Re: Unicode Cyrillic GHE DE PE TE in Serbian

From: Franko Luin (
Date: Tue Jan 11 2000 - 13:23:19 EST skribis:

> Same word is used in Italian: "corsivo" (literally, "running") originally
> referred to the special shape of letters. "Italico" or "italiano" are rarely
> used because, from the Italians' point of view, all Latin types are
> "Italian". So "corsivo" is the usual translation of both English "italic"
> and "cursive".

"Italic" is an old English expression and meant at the beginning "Italic
handwriting", i.e. handwriting in the manner of Giovanniantonio Tagliente or
Ludovico degli Arrighi, both Italian authors of famous handwriting manuals.
It was later used for typefaces cut in the same fashion. In printing, normal
characters and italic characters were at the beginning two different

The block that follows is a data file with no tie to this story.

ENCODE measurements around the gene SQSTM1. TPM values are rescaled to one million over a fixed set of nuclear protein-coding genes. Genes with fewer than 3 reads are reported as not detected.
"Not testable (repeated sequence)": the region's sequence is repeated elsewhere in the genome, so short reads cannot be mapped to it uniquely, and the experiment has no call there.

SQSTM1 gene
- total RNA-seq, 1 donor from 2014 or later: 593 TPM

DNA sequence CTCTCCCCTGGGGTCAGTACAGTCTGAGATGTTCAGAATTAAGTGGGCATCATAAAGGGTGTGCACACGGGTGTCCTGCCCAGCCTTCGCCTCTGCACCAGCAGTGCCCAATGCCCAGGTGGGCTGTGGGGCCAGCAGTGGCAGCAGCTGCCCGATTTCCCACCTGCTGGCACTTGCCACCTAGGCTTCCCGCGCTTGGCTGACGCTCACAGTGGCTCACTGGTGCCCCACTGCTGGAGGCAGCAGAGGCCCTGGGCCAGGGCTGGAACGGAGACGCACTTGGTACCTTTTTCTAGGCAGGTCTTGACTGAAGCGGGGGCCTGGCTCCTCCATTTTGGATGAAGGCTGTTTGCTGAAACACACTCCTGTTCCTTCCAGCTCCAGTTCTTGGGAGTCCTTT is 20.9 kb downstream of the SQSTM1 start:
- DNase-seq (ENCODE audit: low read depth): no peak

typefaces. I think it was Claude Garamond who brougt them together (1532)
into a family. The Italian "corsivo" is exactly what "italic" is. I have
never seen "italico" used in that meaning, unless somebody made a bad
translation from English.

In the trade "italic" and "oblique" have special meanings. "Italic" means a
special cutting of the typeface, often with different widths and shapes.
"Oblique" means slanted appearance of the normal one. Adobe's fonts, e.g.,
are called Garamond and Garamond-Italic, but Helvetica and

Not every language has two different words for that. In Swedish, as in
German, both are "kursiv". There is a possibility to use "kursiv" for italic
and "kursiverad" for oblique, but it is not in common use.

Franko Luin


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